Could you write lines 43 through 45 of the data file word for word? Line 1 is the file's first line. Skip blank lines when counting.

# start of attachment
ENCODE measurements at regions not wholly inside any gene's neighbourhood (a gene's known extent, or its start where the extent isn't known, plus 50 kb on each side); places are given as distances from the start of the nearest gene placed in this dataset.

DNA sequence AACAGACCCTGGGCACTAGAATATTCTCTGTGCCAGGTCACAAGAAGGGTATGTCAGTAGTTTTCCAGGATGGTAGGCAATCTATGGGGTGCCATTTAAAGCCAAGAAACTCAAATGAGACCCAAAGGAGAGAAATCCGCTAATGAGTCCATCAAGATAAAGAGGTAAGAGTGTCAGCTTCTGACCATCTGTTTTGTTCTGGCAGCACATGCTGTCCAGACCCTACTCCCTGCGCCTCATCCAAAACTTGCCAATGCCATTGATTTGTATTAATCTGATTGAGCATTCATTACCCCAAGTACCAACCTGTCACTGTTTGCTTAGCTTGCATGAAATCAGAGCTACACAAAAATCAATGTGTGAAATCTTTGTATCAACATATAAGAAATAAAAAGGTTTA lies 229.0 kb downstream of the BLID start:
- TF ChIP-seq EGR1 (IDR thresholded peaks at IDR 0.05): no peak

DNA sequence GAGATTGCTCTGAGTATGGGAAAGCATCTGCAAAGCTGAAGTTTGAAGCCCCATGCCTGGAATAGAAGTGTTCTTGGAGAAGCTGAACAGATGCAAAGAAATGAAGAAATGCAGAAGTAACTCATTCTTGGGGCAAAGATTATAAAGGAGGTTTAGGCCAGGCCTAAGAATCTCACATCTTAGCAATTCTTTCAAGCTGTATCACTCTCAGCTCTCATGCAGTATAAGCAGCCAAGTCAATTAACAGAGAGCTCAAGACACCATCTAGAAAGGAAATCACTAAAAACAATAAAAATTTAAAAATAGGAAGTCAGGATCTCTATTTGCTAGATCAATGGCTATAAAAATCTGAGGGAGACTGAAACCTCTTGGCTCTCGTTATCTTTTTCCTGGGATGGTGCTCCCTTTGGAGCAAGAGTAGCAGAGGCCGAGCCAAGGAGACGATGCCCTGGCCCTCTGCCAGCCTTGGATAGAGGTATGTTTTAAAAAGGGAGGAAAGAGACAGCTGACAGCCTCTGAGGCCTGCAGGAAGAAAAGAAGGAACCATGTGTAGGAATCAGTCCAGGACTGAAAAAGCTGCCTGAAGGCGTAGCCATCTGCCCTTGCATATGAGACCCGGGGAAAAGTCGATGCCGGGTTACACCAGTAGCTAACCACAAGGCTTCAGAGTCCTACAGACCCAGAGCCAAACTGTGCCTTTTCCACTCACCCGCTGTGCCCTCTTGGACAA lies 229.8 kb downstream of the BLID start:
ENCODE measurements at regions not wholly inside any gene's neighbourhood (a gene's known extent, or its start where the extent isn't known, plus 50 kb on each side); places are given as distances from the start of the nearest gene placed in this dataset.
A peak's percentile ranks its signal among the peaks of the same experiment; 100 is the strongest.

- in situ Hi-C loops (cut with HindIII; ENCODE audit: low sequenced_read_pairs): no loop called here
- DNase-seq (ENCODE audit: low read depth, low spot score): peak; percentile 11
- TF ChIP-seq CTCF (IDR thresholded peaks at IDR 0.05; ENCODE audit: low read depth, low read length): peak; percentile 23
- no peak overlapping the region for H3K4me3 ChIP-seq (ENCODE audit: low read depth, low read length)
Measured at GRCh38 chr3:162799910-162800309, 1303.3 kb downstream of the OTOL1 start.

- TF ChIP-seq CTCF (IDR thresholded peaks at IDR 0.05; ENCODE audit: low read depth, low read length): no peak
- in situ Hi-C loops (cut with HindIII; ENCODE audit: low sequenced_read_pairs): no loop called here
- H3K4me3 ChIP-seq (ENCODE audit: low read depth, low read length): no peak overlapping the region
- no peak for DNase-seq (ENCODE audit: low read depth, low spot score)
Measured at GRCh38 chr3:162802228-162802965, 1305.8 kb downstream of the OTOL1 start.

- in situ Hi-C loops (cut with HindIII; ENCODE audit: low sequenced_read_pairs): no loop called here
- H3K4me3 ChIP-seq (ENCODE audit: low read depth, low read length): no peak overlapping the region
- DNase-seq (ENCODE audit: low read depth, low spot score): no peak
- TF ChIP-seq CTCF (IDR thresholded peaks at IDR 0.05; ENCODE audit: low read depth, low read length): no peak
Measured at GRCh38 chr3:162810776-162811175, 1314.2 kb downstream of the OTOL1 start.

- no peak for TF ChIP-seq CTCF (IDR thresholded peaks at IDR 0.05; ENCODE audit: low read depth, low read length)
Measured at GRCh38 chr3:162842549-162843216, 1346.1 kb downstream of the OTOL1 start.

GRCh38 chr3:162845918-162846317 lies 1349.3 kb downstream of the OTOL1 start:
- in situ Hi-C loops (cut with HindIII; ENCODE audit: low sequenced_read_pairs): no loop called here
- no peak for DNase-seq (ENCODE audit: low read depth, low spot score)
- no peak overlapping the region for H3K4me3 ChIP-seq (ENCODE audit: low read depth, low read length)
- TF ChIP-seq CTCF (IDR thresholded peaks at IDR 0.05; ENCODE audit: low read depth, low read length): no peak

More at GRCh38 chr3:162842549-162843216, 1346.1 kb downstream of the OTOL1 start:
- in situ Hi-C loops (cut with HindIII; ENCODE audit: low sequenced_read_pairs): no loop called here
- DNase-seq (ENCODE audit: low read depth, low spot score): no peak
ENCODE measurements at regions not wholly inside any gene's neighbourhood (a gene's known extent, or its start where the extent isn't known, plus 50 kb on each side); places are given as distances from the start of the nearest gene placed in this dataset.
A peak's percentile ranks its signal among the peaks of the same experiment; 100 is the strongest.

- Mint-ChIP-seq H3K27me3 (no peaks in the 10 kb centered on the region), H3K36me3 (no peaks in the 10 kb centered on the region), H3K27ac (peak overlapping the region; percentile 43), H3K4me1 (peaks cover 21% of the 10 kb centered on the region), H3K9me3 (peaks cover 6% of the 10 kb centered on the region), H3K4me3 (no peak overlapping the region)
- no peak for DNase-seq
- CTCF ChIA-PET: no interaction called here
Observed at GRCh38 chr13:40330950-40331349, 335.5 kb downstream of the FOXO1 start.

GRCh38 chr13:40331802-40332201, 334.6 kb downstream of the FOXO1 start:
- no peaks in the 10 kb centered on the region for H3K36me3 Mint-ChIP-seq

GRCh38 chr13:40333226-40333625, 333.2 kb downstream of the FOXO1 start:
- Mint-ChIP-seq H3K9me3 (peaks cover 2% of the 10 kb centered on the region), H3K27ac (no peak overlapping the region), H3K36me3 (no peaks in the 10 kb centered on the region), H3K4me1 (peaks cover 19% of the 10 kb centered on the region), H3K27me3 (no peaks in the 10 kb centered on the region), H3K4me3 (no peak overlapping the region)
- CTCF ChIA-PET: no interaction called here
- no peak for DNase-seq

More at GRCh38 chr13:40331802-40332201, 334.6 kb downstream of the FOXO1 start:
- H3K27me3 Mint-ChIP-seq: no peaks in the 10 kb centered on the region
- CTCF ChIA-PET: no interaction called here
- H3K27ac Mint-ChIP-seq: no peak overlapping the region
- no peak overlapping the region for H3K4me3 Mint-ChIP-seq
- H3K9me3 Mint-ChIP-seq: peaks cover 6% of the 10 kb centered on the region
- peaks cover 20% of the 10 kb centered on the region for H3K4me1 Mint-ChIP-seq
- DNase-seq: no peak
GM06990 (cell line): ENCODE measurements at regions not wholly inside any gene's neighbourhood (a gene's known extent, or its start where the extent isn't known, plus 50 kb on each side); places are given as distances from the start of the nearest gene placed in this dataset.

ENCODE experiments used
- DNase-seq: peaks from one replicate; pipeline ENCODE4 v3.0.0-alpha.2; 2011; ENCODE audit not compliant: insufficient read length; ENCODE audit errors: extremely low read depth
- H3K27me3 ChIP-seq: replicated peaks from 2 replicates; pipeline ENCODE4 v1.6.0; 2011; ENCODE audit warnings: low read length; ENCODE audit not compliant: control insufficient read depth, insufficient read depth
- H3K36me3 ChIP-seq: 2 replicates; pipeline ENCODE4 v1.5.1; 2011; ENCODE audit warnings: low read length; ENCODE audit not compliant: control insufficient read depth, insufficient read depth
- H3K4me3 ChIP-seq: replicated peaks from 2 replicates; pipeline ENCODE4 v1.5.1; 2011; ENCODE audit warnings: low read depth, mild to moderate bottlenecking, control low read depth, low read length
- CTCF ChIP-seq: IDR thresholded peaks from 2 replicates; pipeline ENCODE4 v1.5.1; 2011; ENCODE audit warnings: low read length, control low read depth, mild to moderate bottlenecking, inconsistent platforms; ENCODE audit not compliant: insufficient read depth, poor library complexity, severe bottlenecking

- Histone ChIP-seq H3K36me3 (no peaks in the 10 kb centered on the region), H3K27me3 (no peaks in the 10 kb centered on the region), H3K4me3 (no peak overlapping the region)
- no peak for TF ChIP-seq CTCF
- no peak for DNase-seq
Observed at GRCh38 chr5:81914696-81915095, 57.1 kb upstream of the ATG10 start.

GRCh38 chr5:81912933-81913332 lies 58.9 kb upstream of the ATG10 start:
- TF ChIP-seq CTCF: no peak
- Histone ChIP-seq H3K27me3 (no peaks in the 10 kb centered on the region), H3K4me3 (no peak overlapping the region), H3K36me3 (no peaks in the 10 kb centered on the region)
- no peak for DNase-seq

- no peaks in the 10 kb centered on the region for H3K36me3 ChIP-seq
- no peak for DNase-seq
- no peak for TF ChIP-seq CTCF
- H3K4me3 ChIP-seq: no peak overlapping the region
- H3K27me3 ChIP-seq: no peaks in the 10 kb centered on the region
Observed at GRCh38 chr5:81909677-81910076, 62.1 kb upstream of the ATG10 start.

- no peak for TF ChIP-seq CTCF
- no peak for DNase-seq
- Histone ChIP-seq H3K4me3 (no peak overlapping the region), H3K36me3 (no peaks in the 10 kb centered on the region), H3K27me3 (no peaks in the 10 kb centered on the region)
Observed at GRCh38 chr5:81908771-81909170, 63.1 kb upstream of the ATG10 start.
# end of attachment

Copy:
- no peak for DNase-seq

More at GRCh38 chr13:40331802-40332201, 334.6 kb downstream of the FOXO1 start:
- H3K27me3 Mint-ChIP-seq: no peaks in the 10 kb centered on the region